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Measurements of Optically and Chemically Stimulated Neurotransmitter Release in Drosophila

Xiao, Ning
Thesis/Dissertation; Online
Xiao, Ning
Venton, Barbara
Model systems are needed in the study of neurotransmission mechanisms and in the search for treatments for diseases of the central nervous system. Drosophila melanogaster, the fruit fly, is an attractive model organism because it has a complex nervous system that has many conserved pathways with mammals and it is easy to genetically alter. To use Drosophila as a model system to study the molecular and genetic basis for neurological diseases, a comprehensive understanding of its neurotransmitter systems is necessary. My dissertation research focuses on measurements of real-time neurotransmitter changes in Drosophila central nervous system using fast-scan cyclic voltammetry at carbon-fiber microelectrodes. My research concentrates on developing methods in three aspects: the sensor for detection, the modeling method and the control of neurotransmitter release. Chapter 2 introduces a method to modify the microelectrode with aligned carbon nanotube forests. The aligned carbon nanotube forests greatly improved electrode sensitivity and selectivity, and facilitated faster measurement. Chapter 3 describes optogenetic control of serotonin or dopamine release with pulsed optical stimulations. A modeling method which has been well established in mammalian models was exploited to estimate dopamine and serotonin release and clearance kinetics in Drosophila larva. We found the Vmax and Km for serotonin and dopamine in Drosophila were similar to their values in mammals, but the amount of neurotransmitter released per pulse was smaller. Chapter 4 employs a chemical stimulation method to investigate the releasable and reserve dopamine pools in Drosophila larva. With ATP/P2X2 mediated stimulation, we found both synthesis and reuptake were needed to maintain the releasable dopamine pool, with synthesis playing a major part in long-term replenishment and reuptake being more important for short-term replenishment and there was no cocaine-activated reserve pool of dopamine in Drosophila. These studies overcome critical technical barriers to get a better understanding of dopamine and serotonin regulation in Drosophila, and strengthen the use of this model organism for the study of mechanisms underlying human behaviors and neurodegenerative diseases.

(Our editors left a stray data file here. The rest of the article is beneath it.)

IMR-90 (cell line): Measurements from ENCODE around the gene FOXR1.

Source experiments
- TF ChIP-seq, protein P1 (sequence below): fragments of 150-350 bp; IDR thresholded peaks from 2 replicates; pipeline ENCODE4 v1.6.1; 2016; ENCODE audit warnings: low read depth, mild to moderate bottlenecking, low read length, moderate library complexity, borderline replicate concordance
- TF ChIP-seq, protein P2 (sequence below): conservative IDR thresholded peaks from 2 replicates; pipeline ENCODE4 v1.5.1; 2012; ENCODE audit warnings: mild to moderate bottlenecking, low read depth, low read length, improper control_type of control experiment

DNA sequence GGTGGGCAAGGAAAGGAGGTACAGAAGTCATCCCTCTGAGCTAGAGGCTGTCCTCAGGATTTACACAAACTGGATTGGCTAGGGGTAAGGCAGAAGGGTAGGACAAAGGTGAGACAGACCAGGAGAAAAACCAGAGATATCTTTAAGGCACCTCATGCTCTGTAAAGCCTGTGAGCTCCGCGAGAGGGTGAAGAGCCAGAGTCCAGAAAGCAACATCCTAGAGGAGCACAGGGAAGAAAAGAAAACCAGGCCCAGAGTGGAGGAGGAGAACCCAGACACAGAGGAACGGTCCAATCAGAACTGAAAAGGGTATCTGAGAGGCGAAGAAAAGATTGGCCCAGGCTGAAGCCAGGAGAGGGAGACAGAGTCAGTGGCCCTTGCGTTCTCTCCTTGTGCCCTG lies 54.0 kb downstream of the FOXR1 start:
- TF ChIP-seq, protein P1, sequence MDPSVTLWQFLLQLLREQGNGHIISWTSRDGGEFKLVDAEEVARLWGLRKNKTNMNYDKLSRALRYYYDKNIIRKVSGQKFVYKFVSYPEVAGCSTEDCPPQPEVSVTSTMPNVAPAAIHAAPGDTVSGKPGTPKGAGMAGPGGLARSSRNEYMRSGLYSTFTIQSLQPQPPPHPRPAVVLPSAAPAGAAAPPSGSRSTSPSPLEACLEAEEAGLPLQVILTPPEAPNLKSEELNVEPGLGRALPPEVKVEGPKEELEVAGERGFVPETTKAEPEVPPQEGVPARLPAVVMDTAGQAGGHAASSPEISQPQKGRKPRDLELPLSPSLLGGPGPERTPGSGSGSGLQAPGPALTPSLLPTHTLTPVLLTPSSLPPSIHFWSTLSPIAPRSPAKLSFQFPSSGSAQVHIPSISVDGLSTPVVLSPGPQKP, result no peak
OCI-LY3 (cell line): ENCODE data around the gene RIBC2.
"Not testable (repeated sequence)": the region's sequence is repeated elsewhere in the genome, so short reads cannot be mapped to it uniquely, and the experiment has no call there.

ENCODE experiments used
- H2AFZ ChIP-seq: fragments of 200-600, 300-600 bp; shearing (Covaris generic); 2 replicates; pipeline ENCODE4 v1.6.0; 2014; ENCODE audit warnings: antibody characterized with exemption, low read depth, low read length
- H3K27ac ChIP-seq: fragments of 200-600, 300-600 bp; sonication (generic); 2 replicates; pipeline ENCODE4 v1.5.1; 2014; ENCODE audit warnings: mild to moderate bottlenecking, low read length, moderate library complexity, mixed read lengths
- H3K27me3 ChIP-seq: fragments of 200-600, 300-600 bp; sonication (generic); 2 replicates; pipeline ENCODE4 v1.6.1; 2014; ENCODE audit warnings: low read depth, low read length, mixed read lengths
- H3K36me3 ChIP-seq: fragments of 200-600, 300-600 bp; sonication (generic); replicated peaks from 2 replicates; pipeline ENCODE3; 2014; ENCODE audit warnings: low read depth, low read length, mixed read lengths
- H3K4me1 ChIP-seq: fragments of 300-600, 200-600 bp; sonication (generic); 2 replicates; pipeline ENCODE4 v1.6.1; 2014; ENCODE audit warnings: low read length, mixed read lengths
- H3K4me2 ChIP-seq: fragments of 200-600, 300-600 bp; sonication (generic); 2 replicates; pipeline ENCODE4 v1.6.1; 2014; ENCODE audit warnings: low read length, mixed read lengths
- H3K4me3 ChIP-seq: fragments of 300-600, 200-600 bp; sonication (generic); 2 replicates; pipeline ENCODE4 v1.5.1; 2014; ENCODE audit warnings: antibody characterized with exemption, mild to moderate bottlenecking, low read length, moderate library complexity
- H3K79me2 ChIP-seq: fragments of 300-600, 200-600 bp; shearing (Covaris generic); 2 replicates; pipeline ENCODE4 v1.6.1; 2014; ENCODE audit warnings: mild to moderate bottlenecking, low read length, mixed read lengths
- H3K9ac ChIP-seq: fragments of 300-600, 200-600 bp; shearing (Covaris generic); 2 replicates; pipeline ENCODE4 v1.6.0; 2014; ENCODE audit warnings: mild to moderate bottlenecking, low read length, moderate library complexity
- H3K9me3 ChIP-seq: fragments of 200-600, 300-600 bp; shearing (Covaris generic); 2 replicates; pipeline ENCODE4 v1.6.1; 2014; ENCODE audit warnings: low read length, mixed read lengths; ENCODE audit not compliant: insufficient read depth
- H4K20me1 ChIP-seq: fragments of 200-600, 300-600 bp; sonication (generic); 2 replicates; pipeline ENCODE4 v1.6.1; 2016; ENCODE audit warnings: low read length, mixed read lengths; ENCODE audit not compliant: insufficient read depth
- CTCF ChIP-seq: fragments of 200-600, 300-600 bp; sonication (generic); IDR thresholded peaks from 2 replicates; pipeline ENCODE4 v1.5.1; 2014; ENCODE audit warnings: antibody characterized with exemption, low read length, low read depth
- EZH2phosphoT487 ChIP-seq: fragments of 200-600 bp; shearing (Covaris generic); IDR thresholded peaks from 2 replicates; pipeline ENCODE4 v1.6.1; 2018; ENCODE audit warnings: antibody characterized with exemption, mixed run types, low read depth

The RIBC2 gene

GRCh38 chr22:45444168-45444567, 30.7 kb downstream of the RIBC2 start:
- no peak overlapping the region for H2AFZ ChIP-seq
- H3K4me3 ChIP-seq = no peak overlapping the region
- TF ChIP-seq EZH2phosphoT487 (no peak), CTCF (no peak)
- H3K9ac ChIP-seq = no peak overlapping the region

University of Virginia, Department of Chemistry, PHD, 2014
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